2020 U.S. Presidential elections

Cristalle

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What I find so aggravating is the focus on the presidency. As others have said, notably including Isabeau's explicit statement, is that what really matters is promoting progressive voices in the other governmental chambers. In large part the folks who complain about the presidential race are mostly quiet about this. For example, very little has been said about important victories like Jamaal Bowman's upset primary win. Nothing is going to get done without that support, and it does not matter who is the president. Without such support a more progressive president, and most certainly Senator Sanders in particular, would be a lame duck the day after being sworn in.
Funny to be lectured about this in a thread literally entitled "2020 U.S. Presidential elections." If this was "The US electoral system" then I could see the point about not discussing important progressive wins.

What I find most ironic about this bizarre focus on the President, is that former VP Biden is being criticized for his long record of getting things done (even if I do not like them) while not being the President. It is a bit discordant to be continually scolded about how we will have to "demand" more from Biden because of what he will do as President. That is nonsense. Biden is going to do what he is going to do, and as President we have little to no power to impose anything on him. The only way change will come is from pressure from the legislative branches, and that will require a focus on supporting people like Mr. Bowman or Ms. Ocasio-Cortez, and other progressives. This constant drumbeat of being told that Biden will not do anything we want is silly because it is beside the point and a silly distraction. The issue is not what Biden will do but who we should turn to for leadership. Constantly tearing down Biden does nothing and is a tedious distraction.
He's not being criticized for merely getting things done, but for the destructive nature of the policy choices he's made.

But here we get to the crux of the issue, at least between you and I and not speaking for anyone else. We have differing views on power, and how to wield it. You think that we have little power, and in a broad sense that's true. Yet, if we really had no power, then you all wouldn't bitch at me for the alleged attempts to get people to not vote (which, as I have already said a number of times, is not my goal), because it wouldn't matter. No, we have the power of the vote and you choose to give yours away without asking anything for it.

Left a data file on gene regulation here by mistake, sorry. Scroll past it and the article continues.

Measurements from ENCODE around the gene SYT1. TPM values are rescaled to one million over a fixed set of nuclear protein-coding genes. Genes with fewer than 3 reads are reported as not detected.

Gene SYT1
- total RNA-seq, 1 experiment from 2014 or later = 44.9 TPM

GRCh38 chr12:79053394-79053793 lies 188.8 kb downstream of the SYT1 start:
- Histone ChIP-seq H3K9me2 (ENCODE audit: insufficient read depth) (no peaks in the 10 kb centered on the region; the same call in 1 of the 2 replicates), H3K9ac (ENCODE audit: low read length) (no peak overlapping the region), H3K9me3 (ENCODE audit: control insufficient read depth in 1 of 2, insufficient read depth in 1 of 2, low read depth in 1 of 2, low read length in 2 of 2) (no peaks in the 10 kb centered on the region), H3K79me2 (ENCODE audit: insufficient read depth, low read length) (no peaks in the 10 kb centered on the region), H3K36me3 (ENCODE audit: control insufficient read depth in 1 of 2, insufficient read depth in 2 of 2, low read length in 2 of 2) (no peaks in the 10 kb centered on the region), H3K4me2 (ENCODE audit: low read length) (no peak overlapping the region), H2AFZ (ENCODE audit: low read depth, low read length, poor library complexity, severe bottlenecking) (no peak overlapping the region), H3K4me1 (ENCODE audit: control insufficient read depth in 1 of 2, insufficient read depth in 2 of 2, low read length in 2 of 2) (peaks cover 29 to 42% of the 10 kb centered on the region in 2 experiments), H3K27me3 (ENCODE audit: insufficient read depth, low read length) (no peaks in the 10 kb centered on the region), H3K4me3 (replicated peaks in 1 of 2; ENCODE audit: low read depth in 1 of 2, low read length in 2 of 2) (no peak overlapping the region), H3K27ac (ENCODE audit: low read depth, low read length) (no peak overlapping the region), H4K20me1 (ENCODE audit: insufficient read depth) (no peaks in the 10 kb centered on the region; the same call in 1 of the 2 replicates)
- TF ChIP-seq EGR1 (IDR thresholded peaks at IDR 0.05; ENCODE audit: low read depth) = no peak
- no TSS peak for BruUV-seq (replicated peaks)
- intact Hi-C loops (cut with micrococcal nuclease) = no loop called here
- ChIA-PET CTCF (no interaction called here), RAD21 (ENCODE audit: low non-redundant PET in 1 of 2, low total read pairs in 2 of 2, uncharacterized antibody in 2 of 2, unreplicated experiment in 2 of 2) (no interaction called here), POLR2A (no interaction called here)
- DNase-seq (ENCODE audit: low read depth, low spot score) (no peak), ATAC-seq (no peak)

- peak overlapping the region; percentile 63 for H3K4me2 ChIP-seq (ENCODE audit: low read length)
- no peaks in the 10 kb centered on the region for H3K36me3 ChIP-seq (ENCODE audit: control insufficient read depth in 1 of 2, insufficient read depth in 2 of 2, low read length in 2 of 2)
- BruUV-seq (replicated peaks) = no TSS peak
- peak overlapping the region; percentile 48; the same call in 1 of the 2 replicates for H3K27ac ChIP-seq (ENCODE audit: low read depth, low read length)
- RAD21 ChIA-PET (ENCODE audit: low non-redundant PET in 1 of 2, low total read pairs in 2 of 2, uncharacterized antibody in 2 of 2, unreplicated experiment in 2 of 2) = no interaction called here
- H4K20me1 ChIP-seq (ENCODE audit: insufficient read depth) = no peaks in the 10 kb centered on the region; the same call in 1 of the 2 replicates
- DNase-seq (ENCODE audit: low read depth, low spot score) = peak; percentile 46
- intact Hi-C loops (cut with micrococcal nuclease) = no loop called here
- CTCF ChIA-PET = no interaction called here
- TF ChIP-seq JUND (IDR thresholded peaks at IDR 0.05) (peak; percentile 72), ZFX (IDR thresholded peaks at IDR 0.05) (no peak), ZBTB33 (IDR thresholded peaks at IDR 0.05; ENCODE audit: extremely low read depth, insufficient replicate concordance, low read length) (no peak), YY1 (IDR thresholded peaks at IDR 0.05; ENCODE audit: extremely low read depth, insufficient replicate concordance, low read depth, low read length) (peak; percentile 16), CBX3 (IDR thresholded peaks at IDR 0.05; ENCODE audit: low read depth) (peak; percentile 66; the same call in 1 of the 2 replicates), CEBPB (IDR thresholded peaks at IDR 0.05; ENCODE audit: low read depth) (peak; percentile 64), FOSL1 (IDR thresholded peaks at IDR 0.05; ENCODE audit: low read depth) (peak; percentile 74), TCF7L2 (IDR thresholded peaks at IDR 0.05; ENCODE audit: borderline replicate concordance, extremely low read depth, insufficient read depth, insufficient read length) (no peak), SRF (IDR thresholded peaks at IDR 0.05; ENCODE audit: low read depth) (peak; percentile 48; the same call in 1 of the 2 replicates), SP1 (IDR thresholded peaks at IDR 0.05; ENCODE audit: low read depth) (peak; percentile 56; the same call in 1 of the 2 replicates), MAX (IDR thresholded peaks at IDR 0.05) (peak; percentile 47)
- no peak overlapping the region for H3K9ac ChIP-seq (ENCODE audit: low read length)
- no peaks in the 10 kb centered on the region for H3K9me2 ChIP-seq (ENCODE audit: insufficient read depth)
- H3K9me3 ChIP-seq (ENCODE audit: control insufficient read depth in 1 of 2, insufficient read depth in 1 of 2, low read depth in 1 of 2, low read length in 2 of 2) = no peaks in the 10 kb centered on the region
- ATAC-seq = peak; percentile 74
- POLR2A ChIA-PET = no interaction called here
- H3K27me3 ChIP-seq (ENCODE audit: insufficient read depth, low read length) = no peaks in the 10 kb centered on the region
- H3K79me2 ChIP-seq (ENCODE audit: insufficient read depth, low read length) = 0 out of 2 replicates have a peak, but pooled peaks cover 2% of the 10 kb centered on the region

Some people want something for their vote. Every other organized group gets this. Some of them exercise power through money, which is why Biden has assured his donors that "nothing will fundamentally change." They like the status quo, and that's what we're going to get, short of a wave of strikes (or something worse) that forces our representatives to, you know, actually represent our interests. The monied people pretty much always get something for their vote. People without money only have their vote, since money doesn't vote, and a mass of them can force change if they are willing to let the candidate lose. Giving your vote away incentivizes your needs, your voice being ignored. Browbeating voters for withholding their vote to demand change instead of encouraging the candidate to move is, to me, nonsensical unless you don't give a shit about things changing in this lifetime.

The focus has been on the president because presidents have become de facto leaders of their parties, unlike in the past where the party bosses have wielded more leadership and influence over the party's direction. The president sets the agenda, and as Biden has shown with regard to Medicare for All, may be the most difficult obstacle to getting legislation passed. The veto requires that we have a 2/3 supermajority to get anything done. That wouldn't be such an issue if we had a president who chose to lead in a way that reflects the will of the base of his party and - more importantly - of the American people more broadly. It's probably easier to get a charismatic president that will lead and can do things via executive order and a simple majority in most instances than it is to get 2/3 of the Senate to endorse progressive issues.

Yes, we need to walk and chew gum and do all these things, and it's great that the Squad will be growing. But that group of people and progressive politicians in general requires a longer discussion, in their own thread, to do it justice.
 
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Innula Zenovka

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Isn't the hard fact of the matter, though, that for the purposes of the Presidential elections, the people whose votes count are the swing voters in however many states it is that Biden has to win in order to secure a path to victory in the Electoral College?

Biden and the Democrats have to focus on the target demographics of wavering Republican and Democrat supporters in a dozen or so target states -- they're the voters they're going to be courting in this election, no matter what they intend to do later, when actually in power.
 

Cristalle